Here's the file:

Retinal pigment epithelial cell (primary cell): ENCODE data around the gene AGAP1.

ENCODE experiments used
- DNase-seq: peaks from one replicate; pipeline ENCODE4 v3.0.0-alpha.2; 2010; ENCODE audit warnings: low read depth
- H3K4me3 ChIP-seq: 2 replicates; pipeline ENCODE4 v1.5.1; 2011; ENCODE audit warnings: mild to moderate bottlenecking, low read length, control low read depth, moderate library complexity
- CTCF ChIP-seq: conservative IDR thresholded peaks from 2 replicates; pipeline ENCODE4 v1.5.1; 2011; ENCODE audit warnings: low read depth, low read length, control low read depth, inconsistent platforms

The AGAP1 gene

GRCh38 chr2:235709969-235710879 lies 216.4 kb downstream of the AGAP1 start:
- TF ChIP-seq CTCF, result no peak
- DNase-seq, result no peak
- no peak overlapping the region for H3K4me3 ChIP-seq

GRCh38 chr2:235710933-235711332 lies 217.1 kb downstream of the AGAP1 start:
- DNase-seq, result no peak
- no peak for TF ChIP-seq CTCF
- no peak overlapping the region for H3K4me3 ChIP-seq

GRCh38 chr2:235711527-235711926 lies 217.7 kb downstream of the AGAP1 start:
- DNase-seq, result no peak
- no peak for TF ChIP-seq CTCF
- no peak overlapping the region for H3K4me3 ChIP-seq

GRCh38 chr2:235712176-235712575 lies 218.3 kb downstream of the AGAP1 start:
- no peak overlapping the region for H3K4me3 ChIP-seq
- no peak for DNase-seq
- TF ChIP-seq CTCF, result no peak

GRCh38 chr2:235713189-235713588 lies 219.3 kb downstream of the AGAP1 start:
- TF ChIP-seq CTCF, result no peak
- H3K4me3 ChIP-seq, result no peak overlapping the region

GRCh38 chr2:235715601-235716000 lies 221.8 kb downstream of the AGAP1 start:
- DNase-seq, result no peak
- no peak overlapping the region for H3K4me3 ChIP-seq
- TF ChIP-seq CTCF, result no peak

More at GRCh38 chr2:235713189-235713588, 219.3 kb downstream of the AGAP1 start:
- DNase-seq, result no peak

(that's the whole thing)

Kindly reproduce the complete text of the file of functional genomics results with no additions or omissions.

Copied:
Retinal pigment epithelial cell (primary cell): ENCODE data around the gene AGAP1.

ENCODE experiments used
- DNase-seq: peaks from one replicate; pipeline ENCODE4 v3.0.0-alpha.2; 2010; ENCODE audit warnings: low read depth
- H3K4me3 ChIP-seq: 2 replicates; pipeline ENCODE4 v1.5.1; 2011; ENCODE audit warnings: mild to moderate bottlenecking, low read length, control low read depth, moderate library complexity
- CTCF ChIP-seq: conservative IDR thresholded peaks from 2 replicates; pipeline ENCODE4 v1.5.1; 2011; ENCODE audit warnings: low read depth, low read length, control low read depth, inconsistent platforms

The AGAP1 gene

GRCh38 chr2:235709969-235710879 lies 216.4 kb downstream of the AGAP1 start:
- TF ChIP-seq CTCF, result no peak
- DNase-seq, result no peak
- no peak overlapping the region for H3K4me3 ChIP-seq

GRCh38 chr2:235710933-235711332 lies 217.1 kb downstream of the AGAP1 start:
- DNase-seq, result no peak
- no peak for TF ChIP-seq CTCF
- no peak overlapping the region for H3K4me3 ChIP-seq

GRCh38 chr2:235711527-235711926 lies 217.7 kb downstream of the AGAP1 start:
- DNase-seq, result no peak
- no peak for TF ChIP-seq CTCF
- no peak overlapping the region for H3K4me3 ChIP-seq

GRCh38 chr2:235712176-235712575 lies 218.3 kb downstream of the AGAP1 start:
- no peak overlapping the region for H3K4me3 ChIP-seq
- no peak for DNase-seq
- TF ChIP-seq CTCF, result no peak

GRCh38 chr2:235713189-235713588 lies 219.3 kb downstream of the AGAP1 start:
- TF ChIP-seq CTCF, result no peak
- H3K4me3 ChIP-seq, result no peak overlapping the region

GRCh38 chr2:235715601-235716000 lies 221.8 kb downstream of the AGAP1 start:
- DNase-seq, result no peak
- no peak overlapping the region for H3K4me3 ChIP-seq
- TF ChIP-seq CTCF, result no peak

More at GRCh38 chr2:235713189-235713588, 219.3 kb downstream of the AGAP1 start:
- DNase-seq, result no peak